Celebrating Dot Day and Growth Mindsets!

 Her teacher smiled. "Just make a mark and see where it takes you."                               ― Peter Reynolds, The Dot

“If parents want to give their children a gift, the best thing they can do is to teach their children to love challenges, be intrigued by mistakes, enjoy effort, and keep on learning. That way, their children don’t have to be slaves of praise. They will have a lifelong way to build and repair their own confidence.” 
― Carol Dweck, Mindset

Two powerful books. One powerful message. Last month I had the privilege of working with 300 elementary students to celebrate International Dot Day. It was an opportunity to let kids express themselves, to be creative, to have some fun, and most of all, to really live the lesson that Peter Reynolds’ picture book, The Dot has spread to 1.3 million kids in 82 counties. Last month I also picked up an enlightening book called Mindset, which I discovered is a perfect complement to The Dot.

This year I am working with Title 1 kids in reading and math. They are referred to as “at-risk”, “struggling”, “below benchmark” and sometimes “striving”. Regardless of the term used to describe these students who are simply not performing as well as many of their peers, the challenge is the same. How do we convince these kids that they have what it takes? How do we move them out of a “fixed mindset” into one of growth? I believe the answers can be found in these two marvelous books.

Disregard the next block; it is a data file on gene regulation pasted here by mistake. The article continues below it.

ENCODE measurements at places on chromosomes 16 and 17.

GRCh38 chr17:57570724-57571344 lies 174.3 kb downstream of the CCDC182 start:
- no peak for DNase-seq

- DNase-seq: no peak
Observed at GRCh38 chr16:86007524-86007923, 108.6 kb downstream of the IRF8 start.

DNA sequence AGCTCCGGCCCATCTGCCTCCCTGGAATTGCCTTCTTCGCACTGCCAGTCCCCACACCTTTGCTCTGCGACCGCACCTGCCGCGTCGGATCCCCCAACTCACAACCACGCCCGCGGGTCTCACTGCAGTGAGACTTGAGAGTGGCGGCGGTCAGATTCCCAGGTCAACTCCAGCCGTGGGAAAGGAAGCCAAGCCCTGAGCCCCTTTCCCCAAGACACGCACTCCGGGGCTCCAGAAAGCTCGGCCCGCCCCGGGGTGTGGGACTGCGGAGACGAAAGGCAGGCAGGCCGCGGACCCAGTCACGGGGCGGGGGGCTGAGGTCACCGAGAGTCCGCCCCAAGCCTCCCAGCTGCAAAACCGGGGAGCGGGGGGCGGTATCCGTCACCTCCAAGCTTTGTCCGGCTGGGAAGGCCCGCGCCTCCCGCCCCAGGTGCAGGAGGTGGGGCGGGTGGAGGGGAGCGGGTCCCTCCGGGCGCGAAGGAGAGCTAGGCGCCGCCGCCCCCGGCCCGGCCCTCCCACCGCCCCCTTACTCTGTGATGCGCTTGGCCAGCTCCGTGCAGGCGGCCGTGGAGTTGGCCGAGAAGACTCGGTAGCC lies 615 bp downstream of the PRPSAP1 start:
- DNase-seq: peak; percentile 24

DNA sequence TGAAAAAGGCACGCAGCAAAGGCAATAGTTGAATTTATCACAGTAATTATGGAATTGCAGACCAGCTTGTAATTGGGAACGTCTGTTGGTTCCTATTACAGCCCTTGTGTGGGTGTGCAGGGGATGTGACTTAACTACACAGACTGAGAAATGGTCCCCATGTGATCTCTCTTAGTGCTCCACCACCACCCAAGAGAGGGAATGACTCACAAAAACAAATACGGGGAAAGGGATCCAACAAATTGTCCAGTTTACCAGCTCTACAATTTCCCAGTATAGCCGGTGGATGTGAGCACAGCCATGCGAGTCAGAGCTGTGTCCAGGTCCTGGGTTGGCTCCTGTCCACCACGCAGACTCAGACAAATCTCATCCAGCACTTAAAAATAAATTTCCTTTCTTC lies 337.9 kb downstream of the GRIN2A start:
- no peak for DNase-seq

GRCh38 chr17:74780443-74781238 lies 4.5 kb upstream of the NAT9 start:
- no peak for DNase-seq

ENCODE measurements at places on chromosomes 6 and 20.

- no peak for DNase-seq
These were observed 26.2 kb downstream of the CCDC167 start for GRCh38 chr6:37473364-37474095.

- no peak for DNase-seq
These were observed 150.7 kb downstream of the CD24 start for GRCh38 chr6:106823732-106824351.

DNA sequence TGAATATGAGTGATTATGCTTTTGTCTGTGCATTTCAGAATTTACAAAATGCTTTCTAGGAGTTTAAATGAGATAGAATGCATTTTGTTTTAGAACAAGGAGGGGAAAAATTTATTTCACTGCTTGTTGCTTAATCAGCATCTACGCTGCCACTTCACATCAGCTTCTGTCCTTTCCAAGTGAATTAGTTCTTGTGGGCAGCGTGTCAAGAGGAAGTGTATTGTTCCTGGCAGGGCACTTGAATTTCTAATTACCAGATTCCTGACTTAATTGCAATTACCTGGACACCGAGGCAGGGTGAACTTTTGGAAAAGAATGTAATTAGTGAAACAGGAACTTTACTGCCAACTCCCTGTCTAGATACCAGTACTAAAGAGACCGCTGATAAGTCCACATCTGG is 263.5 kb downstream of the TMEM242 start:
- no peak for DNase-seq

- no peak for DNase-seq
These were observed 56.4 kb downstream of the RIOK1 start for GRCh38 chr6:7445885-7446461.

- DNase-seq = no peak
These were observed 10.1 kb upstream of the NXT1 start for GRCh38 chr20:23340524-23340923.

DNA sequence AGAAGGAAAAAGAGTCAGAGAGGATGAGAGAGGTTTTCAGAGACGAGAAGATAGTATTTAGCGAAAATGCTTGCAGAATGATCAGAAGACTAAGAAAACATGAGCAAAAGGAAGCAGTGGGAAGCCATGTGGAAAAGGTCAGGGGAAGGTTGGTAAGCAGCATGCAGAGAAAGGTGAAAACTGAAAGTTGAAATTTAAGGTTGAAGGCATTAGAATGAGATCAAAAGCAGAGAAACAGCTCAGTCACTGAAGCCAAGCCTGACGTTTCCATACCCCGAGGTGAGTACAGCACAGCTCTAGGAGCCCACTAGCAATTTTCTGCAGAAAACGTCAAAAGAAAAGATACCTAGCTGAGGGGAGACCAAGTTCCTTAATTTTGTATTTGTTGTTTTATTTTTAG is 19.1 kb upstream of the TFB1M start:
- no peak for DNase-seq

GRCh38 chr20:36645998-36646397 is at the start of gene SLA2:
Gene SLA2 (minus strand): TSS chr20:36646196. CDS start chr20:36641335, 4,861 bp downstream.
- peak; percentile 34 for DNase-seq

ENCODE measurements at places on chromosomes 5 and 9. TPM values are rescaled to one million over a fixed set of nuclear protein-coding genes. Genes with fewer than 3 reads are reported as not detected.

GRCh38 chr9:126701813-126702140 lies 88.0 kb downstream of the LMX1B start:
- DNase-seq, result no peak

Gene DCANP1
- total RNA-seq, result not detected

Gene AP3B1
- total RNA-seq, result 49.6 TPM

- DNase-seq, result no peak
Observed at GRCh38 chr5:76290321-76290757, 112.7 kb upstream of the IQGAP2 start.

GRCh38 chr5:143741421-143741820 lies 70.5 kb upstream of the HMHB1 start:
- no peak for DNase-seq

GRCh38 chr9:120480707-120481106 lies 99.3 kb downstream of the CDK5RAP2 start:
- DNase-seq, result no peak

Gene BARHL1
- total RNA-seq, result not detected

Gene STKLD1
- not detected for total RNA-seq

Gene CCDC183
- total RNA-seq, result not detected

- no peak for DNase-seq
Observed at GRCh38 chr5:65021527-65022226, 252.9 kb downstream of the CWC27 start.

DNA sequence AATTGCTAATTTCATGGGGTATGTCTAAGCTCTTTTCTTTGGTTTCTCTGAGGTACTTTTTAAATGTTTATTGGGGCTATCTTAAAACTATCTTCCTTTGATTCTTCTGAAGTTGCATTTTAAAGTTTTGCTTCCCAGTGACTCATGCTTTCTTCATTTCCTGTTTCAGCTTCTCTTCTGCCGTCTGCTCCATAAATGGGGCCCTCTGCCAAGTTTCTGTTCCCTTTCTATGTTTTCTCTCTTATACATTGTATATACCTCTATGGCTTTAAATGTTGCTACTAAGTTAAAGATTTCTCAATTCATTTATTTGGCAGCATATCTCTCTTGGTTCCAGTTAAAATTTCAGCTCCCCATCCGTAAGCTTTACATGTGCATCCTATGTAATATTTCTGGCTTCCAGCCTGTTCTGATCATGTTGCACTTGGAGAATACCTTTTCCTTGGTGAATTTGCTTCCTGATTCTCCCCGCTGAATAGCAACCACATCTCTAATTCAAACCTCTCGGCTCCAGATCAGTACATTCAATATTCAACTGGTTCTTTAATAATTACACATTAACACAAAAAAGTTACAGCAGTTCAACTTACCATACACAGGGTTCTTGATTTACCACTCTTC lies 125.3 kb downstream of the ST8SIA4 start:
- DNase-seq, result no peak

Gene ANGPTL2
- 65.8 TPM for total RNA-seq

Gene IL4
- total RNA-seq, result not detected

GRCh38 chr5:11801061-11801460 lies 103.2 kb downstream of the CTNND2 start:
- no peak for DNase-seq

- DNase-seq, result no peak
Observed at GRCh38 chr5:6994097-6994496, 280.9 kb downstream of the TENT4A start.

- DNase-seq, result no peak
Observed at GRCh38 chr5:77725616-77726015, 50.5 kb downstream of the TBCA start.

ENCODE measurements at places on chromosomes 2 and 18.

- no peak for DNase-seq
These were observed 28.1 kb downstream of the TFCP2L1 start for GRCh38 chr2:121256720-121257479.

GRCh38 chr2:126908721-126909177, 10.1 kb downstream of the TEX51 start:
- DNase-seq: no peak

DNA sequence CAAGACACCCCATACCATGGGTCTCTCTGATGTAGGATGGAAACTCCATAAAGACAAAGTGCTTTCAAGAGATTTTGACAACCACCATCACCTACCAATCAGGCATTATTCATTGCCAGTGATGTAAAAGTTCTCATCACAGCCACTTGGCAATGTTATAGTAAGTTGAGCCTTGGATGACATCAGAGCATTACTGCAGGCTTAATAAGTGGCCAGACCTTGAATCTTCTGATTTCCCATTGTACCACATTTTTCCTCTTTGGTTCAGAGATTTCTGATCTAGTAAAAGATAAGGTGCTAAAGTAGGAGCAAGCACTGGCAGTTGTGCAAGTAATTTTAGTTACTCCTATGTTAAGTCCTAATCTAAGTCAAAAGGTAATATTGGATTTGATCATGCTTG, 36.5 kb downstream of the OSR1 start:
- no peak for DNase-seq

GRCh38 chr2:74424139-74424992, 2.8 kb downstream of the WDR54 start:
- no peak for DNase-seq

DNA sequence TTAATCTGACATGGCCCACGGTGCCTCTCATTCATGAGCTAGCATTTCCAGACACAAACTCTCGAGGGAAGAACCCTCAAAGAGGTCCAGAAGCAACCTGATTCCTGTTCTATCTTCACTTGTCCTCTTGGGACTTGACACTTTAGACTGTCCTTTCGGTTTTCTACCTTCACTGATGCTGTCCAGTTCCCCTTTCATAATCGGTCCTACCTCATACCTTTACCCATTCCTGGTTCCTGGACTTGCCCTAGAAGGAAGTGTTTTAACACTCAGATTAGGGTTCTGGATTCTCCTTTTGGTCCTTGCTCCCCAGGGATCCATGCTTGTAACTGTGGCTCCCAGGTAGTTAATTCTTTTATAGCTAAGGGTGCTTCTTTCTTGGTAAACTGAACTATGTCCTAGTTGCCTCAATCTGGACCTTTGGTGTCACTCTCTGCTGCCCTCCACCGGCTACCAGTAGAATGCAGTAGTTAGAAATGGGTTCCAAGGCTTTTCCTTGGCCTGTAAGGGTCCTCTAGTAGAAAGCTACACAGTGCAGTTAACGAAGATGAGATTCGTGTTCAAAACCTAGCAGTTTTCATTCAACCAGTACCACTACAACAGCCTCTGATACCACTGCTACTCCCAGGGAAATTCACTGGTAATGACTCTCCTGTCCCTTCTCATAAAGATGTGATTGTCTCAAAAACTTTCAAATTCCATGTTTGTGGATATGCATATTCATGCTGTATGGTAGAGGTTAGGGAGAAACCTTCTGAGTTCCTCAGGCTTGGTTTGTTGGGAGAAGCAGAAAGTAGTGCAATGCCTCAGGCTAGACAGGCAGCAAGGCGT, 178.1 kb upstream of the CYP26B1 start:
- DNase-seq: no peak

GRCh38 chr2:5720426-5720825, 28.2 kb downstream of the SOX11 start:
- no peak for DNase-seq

Vashti, the character from The Dot, is certain that she cannot draw even when her teacher encourages her to “Just make a mark and see where it takes you.”  A short time later Vashti is transformed when she discovers that her teacher framed and celebrated the simple dot that she grudgingly jabbed on her paper. In no time she is not only exploring, experimenting and growing as an artist, she is encouraging another student to make his mark and most importantly, to sign it.